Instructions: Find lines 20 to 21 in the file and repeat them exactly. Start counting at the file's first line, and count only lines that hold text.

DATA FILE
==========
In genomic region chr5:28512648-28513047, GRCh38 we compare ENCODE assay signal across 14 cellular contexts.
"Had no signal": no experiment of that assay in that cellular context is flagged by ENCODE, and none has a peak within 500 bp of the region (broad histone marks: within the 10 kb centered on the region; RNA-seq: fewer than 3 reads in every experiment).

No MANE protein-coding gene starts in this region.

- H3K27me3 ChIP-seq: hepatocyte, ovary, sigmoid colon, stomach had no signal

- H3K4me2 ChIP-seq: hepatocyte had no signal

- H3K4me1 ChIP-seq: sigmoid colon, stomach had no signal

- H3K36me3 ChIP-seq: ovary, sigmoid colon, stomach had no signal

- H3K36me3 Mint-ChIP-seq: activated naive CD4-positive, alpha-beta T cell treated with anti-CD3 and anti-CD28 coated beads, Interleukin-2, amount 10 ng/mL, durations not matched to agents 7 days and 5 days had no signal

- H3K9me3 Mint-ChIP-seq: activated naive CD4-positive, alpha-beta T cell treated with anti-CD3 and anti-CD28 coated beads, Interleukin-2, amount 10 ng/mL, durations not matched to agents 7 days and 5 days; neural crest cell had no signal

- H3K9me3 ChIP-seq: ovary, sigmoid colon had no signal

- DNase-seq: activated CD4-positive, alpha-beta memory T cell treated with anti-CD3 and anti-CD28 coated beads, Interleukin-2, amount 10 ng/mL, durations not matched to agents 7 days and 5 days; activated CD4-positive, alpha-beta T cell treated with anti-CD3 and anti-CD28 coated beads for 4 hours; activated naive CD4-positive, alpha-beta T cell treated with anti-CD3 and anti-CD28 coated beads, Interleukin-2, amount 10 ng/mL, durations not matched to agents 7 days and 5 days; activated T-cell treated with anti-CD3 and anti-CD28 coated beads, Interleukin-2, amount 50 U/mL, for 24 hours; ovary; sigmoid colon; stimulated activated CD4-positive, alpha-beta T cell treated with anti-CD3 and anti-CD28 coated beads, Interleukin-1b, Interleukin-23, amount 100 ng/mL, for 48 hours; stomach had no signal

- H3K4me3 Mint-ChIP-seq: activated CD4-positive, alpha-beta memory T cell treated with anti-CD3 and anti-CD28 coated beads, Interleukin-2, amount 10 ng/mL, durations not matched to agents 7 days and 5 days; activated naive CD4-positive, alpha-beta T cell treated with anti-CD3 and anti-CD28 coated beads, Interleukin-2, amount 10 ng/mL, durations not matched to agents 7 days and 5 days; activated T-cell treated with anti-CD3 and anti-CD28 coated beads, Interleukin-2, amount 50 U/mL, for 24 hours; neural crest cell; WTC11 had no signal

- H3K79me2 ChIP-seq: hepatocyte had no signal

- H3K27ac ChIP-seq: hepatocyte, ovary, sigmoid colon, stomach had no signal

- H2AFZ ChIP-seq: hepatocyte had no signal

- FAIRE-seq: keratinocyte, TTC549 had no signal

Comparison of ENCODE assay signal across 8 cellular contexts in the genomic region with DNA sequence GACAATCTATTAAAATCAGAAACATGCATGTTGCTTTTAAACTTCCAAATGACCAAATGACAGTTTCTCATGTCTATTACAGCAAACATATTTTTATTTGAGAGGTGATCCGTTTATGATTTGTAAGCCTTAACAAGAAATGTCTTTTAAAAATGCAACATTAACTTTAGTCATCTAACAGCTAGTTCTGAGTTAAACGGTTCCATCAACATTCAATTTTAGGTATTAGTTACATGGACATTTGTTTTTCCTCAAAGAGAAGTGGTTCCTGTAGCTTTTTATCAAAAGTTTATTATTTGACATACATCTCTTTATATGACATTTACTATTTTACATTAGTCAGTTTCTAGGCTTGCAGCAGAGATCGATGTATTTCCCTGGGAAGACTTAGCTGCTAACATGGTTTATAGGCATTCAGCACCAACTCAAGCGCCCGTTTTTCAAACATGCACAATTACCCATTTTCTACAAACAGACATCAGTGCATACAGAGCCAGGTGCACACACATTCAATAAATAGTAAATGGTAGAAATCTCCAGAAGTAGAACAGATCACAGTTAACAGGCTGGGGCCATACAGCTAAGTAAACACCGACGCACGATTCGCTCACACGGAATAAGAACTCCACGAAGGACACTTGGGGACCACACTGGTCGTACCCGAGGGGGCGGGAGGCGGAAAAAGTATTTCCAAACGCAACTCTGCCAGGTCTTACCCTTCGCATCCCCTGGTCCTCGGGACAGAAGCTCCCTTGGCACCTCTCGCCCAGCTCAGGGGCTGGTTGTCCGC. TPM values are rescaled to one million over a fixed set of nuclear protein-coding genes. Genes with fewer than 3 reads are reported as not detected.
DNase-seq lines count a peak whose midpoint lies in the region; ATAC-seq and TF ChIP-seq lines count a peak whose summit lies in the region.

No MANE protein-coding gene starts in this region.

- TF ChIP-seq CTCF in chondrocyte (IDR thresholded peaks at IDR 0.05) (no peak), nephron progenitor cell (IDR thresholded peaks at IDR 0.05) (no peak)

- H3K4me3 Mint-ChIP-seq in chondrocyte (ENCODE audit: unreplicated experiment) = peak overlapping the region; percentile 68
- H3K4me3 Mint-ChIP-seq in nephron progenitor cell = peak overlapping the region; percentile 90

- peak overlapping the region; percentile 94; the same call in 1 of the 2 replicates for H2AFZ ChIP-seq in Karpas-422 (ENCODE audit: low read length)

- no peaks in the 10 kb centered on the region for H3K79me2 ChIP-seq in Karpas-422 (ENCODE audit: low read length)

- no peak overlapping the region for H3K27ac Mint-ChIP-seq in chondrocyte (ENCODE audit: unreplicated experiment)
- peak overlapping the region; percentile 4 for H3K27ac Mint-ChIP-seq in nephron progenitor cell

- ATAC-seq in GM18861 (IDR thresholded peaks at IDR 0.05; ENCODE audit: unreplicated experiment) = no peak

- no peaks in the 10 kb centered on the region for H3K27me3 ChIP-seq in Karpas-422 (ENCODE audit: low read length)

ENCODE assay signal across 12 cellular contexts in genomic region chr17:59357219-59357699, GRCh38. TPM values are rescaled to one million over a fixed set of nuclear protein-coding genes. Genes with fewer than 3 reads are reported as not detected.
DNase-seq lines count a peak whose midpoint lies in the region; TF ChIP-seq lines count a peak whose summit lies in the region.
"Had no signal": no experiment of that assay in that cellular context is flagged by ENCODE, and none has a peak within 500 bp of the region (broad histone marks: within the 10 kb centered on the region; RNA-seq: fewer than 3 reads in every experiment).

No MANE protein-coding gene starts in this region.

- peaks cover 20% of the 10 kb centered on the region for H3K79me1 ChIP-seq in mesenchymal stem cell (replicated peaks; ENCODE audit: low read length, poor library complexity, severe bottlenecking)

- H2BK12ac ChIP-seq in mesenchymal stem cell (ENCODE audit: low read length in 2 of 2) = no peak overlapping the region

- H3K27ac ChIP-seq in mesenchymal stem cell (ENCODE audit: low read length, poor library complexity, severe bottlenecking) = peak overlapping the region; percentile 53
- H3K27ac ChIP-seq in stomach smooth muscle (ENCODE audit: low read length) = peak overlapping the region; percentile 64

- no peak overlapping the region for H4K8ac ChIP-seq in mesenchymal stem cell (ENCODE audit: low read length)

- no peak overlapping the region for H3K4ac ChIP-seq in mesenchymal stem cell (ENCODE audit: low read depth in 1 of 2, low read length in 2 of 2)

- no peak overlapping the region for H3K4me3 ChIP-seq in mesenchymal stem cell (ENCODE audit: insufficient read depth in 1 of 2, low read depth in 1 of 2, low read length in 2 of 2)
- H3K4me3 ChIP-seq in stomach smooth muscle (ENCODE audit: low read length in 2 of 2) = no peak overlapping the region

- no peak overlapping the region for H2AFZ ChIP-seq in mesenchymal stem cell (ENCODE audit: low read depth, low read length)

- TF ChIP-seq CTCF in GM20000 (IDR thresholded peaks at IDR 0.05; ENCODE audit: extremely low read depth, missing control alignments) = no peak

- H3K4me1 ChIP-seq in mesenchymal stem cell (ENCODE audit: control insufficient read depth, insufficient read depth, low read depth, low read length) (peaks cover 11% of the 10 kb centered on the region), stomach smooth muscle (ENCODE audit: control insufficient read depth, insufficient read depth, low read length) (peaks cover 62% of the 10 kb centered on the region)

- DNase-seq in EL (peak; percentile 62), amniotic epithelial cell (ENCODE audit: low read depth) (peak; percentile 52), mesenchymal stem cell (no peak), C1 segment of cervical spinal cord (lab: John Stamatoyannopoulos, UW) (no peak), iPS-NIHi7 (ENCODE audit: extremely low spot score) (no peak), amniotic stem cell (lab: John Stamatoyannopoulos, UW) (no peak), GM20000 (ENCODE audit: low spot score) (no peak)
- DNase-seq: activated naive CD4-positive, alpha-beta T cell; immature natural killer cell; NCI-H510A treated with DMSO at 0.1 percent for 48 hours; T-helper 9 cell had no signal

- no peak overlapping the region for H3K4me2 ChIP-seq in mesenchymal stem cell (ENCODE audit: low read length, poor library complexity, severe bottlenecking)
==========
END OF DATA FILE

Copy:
- TF ChIP-seq CTCF in chondrocyte (IDR thresholded peaks at IDR 0.05) (no peak), nephron progenitor cell (IDR thresholded peaks at IDR 0.05) (no peak)

- H3K4me3 Mint-ChIP-seq in chondrocyte (ENCODE audit: unreplicated experiment) = peak overlapping the region; percentile 68